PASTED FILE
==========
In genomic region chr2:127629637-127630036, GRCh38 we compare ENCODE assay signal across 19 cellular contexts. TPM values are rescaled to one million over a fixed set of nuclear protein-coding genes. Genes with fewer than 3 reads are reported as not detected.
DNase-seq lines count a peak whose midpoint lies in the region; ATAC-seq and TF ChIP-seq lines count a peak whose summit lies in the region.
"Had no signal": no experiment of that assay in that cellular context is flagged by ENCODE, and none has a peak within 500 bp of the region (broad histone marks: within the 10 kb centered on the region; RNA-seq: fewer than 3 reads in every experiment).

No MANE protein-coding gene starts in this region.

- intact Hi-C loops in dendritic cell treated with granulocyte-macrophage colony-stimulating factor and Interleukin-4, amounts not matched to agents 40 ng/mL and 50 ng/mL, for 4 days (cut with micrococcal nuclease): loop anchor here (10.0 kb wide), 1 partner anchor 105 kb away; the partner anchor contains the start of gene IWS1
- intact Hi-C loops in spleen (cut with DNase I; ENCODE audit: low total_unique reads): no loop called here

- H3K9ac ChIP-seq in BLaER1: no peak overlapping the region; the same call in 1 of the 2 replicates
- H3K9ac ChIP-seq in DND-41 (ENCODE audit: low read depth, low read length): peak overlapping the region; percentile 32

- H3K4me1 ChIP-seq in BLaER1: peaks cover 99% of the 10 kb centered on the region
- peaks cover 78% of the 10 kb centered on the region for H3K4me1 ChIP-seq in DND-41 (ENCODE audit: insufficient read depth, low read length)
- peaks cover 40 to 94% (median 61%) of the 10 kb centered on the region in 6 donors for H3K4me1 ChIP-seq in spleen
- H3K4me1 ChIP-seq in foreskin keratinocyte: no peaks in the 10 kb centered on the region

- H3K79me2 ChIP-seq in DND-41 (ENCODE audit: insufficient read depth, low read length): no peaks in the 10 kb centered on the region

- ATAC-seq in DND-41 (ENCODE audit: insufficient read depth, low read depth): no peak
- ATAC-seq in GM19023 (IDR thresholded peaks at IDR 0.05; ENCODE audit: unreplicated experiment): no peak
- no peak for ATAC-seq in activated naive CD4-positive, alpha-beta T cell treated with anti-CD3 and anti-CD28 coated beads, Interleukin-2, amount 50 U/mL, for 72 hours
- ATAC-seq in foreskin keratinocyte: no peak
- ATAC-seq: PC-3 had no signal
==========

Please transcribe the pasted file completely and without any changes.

In genomic region chr2:127629637-127630036, GRCh38 we compare ENCODE assay signal across 19 cellular contexts. TPM values are rescaled to one million over a fixed set of nuclear protein-coding genes. Genes with fewer than 3 reads are reported as not detected.
DNase-seq lines count a peak whose midpoint lies in the region; ATAC-seq and TF ChIP-seq lines count a peak whose summit lies in the region.
"Had no signal": no experiment of that assay in that cellular context is flagged by ENCODE, and none has a peak within 500 bp of the region (broad histone marks: within the 10 kb centered on the region; RNA-seq: fewer than 3 reads in every experiment).

No MANE protein-coding gene starts in this region.

- intact Hi-C loops in dendritic cell treated with granulocyte-macrophage colony-stimulating factor and Interleukin-4, amounts not matched to agents 40 ng/mL and 50 ng/mL, for 4 days (cut with micrococcal nuclease): loop anchor here (10.0 kb wide), 1 partner anchor 105 kb away; the partner anchor contains the start of gene IWS1
- intact Hi-C loops in spleen (cut with DNase I; ENCODE audit: low total_unique reads): no loop called here

- H3K9ac ChIP-seq in BLaER1: no peak overlapping the region; the same call in 1 of the 2 replicates
- H3K9ac ChIP-seq in DND-41 (ENCODE audit: low read depth, low read length): peak overlapping the region; percentile 32

- H3K4me1 ChIP-seq in BLaER1: peaks cover 99% of the 10 kb centered on the region
- peaks cover 78% of the 10 kb centered on the region for H3K4me1 ChIP-seq in DND-41 (ENCODE audit: insufficient read depth, low read length)
- peaks cover 40 to 94% (median 61%) of the 10 kb centered on the region in 6 donors for H3K4me1 ChIP-seq in spleen
- H3K4me1 ChIP-seq in foreskin keratinocyte: no peaks in the 10 kb centered on the region

- H3K79me2 ChIP-seq in DND-41 (ENCODE audit: insufficient read depth, low read length): no peaks in the 10 kb centered on the region

- ATAC-seq in DND-41 (ENCODE audit: insufficient read depth, low read depth): no peak
- ATAC-seq in GM19023 (IDR thresholded peaks at IDR 0.05; ENCODE audit: unreplicated experiment): no peak
- no peak for ATAC-seq in activated naive CD4-positive, alpha-beta T cell treated with anti-CD3 and anti-CD28 coated beads, Interleukin-2, amount 50 U/mL, for 72 hours
- ATAC-seq in foreskin keratinocyte: no peak
- ATAC-seq: PC-3 had no signal